Emergency Planning for your New Home: Staying Safe in a Disaster

You just moved into your dream home and have plenty on your mind.  You need to figure out where to place the couch, which color to paint the kitchen, and whether or not you’re going to replace the living room carpet.  But don’t let these tasks distract you from what is really important – keeping you and your family safe.

Getting yourself prepared for an emergency is something most people figure they’ll get around to sooner or later.  But why wait?  You want your new home, and those in it, to be protected from day one.  Taking care of disaster preparedness early means you can focus your time and energy on all of your other move-in tasks with peace of mind.  In honor of June being National Home Safety Month, here are a few items to take care of as soon as you’re settled in your new house:

  • Smoke out fire hazards. First thing’s first – check the batteries in all the smoke detectors in the home.  You don’t know if the previous owners were diligent about changing them, or let them die over the years.  Change the batteries and replace any detectors that aren’t working properly.  The Home Safety Council recommends placing smoke detectors on every floor of the home, including the basement and near sleeping areas.  Test them monthly and change the batteries twice a year – the changing of the clocks is a good reminder.  Also, keep a fire extinguisher, one that works on any type of fire, handy in the kitchen, which is the most common site for home fires.  If you have more than one level of your home, or live above the main level of a condominium complex, consider purchasing a fire escape ladder.  They are available at most home improvement stores and come in a variety of lengths.
  • Chemical matters. Carbon monoxide (CO) is a deadly gas that we can’t see or smell, so CO detectors are best positioned near bedrooms and the furnace to warn when the gas collects in high levels.  The state of Utah requires homes to have CO detectors on each habitable level of the house that has fuel burning appliances.  If you have children in your home, find a secure place for medicines and household cleaners, and install safety locks on cabinets and drawers to keep dangerous substances out of reach.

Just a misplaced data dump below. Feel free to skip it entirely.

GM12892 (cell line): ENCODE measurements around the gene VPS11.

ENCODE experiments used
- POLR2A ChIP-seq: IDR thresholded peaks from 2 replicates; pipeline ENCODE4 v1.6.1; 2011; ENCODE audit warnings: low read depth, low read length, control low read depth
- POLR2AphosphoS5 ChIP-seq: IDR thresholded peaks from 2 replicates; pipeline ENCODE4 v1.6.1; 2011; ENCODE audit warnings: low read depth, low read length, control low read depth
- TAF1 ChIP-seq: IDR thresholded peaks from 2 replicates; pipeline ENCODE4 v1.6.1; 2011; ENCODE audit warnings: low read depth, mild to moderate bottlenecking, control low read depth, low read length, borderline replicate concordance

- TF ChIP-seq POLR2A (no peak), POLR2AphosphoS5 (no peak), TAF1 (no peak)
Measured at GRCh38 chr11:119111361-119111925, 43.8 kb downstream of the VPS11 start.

• Road map. Create safety plans for your new home and make sure every member of the family is on board.  Outline escape routes from bedrooms, be sure everyone knows how to unlock doors and windows, and designate a meeting area outside of the home in case of a fire, earthquake, or other disaster.  Also, familiarize yourself with your new neighborhood and drive the routes to the nearest hospital, fire and police stations.
  • By the numbers. If you’ve moved to a new city or state, there will be a new set of emergency telephone numbers that you’ll need to know.  Make note of how to contact the local police and fire departments, as well as poison control.  Keep the numbers by the home telephone and program them into the mobile phones of each member of the household.
  • Let everyone know your name. One of the best security systems can be found right next door.  Neighbors look out for each other, and each other’s homes, and can provide much needed assistance in an emergency.  Introduce yourself and your family to everyone on the block and consider swapping phone numbers.  When you’re in need of help, they could be at your door faster than emergency workers.

The Home Safety Council, a national nonprofit organization dedicated to preventing home related injuries, offers additional safety tips and potentially dangerous items to look out for in your home.  You can visit them online at www.homesafetycouncil.org.  Whether you’re just moving into your home or you’ve lived there for years, the safety of you and your family is most important.  After all, the sooner you prepare yourself and your home for a disaster, the sooner you can live in your home feeling safe and sound.

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